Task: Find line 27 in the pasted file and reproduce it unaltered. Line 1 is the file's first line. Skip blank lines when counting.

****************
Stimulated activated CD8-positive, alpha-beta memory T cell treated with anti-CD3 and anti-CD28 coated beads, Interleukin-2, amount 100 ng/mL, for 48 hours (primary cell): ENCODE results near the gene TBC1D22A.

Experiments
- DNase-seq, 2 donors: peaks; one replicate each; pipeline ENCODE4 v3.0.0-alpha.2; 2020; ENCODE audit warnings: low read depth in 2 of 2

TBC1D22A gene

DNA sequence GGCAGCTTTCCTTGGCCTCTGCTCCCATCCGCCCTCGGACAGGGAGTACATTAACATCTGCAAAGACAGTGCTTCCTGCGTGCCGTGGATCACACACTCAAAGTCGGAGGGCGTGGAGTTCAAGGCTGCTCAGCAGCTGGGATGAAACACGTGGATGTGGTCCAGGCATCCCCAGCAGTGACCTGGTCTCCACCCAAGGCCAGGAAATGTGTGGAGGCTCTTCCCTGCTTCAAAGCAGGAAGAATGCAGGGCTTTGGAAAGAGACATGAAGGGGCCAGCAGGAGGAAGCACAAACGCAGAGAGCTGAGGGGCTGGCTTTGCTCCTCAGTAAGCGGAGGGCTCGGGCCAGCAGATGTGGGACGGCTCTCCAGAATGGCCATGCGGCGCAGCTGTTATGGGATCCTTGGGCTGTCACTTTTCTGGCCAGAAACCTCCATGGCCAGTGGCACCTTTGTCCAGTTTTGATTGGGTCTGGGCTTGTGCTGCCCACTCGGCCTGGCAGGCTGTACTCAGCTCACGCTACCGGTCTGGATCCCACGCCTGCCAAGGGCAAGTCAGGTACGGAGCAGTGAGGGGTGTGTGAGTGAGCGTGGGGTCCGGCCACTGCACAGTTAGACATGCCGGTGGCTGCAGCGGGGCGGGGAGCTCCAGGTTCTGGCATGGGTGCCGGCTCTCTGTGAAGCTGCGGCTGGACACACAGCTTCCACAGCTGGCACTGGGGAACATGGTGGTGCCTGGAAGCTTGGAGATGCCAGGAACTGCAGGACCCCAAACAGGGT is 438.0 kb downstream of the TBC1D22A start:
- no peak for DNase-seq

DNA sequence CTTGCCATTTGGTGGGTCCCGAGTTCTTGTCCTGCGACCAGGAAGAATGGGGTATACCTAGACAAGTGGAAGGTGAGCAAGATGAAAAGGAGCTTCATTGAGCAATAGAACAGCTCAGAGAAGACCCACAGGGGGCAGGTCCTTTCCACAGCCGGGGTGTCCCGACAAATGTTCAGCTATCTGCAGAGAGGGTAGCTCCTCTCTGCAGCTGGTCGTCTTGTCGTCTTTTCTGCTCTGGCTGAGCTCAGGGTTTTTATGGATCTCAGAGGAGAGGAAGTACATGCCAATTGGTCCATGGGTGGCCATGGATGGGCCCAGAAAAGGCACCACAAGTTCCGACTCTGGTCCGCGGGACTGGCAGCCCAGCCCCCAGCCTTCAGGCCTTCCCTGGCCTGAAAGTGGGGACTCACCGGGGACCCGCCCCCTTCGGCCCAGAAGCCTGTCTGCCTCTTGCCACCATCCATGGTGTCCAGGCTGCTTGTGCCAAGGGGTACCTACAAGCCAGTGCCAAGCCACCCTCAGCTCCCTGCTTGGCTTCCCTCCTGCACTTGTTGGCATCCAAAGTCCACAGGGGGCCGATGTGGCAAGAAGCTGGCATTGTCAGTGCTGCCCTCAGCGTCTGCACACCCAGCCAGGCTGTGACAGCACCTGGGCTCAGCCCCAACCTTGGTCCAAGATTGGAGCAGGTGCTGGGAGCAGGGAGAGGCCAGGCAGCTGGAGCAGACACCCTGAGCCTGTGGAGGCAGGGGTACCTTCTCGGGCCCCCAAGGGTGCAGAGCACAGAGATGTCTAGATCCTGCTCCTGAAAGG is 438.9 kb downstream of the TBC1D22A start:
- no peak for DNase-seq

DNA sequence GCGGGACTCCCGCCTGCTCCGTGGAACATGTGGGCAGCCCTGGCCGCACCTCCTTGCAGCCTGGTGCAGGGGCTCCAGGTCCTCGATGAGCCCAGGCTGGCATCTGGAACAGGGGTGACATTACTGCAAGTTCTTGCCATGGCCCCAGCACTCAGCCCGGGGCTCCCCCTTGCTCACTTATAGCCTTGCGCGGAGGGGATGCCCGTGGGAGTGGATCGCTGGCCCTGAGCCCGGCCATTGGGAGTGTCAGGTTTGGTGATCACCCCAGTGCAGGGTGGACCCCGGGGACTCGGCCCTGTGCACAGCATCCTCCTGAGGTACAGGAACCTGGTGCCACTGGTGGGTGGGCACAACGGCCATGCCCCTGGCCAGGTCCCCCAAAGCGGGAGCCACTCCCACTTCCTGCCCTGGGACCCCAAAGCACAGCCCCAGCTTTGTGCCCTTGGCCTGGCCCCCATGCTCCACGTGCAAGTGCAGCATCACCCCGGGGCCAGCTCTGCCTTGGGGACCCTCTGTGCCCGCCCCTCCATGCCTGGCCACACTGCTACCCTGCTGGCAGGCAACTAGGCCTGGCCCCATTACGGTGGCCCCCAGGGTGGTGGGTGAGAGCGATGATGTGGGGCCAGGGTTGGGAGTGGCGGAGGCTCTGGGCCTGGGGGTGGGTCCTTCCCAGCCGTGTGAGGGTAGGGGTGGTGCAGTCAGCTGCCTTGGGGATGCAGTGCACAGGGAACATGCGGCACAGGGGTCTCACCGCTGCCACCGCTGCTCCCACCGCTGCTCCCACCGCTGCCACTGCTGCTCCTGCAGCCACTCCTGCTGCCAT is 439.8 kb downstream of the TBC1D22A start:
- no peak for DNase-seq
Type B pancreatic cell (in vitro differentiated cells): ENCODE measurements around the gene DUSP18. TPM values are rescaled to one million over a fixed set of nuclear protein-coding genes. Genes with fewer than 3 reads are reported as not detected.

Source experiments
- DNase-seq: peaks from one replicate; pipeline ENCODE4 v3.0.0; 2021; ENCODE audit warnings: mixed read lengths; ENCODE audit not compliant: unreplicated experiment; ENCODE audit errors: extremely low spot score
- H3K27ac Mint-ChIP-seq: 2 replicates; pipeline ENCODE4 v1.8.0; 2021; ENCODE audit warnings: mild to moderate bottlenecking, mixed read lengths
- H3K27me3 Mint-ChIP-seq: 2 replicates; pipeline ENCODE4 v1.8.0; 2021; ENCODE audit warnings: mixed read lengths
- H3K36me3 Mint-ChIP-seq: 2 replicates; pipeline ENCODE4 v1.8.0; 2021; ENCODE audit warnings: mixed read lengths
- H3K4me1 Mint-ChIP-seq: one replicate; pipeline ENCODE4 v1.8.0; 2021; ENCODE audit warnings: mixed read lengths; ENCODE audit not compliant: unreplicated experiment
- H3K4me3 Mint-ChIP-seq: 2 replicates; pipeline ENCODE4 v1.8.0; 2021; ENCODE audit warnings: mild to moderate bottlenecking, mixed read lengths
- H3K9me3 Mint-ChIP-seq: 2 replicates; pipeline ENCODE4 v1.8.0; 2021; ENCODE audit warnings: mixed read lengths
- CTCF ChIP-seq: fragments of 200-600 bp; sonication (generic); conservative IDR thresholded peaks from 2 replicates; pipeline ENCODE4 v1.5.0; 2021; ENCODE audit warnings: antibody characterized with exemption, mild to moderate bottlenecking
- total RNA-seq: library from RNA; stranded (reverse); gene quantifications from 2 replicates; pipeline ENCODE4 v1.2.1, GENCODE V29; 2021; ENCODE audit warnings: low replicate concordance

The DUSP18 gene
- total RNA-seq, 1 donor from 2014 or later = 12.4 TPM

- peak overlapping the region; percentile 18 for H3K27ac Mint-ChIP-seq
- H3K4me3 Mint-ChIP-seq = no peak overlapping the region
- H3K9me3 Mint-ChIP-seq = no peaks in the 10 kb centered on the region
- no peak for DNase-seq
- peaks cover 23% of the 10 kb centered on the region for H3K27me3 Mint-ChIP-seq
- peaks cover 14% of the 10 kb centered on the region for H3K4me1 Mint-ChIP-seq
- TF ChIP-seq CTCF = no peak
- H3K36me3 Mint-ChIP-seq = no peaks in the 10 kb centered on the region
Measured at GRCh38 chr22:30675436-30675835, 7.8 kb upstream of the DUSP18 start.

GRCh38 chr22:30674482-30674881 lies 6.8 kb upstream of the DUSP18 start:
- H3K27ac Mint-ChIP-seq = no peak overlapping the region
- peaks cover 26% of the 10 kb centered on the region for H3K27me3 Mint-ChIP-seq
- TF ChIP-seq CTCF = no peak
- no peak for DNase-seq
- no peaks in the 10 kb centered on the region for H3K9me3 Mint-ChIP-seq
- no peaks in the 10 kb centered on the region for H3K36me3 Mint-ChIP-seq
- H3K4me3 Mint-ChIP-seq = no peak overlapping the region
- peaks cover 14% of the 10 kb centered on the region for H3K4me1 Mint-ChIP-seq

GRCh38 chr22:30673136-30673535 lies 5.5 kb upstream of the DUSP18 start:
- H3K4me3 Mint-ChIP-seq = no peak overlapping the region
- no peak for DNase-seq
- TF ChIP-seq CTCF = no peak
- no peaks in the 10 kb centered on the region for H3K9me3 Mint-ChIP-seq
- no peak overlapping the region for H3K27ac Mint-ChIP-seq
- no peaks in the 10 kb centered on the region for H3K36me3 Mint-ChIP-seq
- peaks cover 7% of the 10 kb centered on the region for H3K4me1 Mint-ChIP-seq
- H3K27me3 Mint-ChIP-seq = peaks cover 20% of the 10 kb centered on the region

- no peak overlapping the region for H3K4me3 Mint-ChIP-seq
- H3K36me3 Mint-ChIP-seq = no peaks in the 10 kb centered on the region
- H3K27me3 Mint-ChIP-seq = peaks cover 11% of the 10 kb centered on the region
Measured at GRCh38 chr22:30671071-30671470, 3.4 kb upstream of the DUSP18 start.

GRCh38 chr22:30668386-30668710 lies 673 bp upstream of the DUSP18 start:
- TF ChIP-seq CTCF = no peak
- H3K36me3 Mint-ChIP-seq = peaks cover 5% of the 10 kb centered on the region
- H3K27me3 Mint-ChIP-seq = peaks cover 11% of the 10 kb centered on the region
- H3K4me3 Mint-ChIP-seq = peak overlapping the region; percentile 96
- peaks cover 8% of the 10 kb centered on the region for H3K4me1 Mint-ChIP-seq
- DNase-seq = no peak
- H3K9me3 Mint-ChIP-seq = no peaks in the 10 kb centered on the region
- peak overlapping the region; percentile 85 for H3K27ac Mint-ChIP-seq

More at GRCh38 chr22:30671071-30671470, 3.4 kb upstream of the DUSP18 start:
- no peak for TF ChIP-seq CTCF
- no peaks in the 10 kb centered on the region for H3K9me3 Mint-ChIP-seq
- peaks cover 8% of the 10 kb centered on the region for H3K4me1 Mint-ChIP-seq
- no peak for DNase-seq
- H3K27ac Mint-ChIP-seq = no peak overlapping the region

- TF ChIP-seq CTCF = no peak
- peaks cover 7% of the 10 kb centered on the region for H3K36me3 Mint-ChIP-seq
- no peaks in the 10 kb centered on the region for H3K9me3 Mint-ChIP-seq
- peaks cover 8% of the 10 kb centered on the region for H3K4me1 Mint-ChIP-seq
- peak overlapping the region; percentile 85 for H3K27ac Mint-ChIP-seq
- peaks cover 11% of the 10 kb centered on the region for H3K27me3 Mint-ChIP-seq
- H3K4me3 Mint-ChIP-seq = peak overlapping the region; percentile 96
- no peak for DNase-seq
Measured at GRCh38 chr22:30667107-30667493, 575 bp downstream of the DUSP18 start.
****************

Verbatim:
- no peak for DNase-seq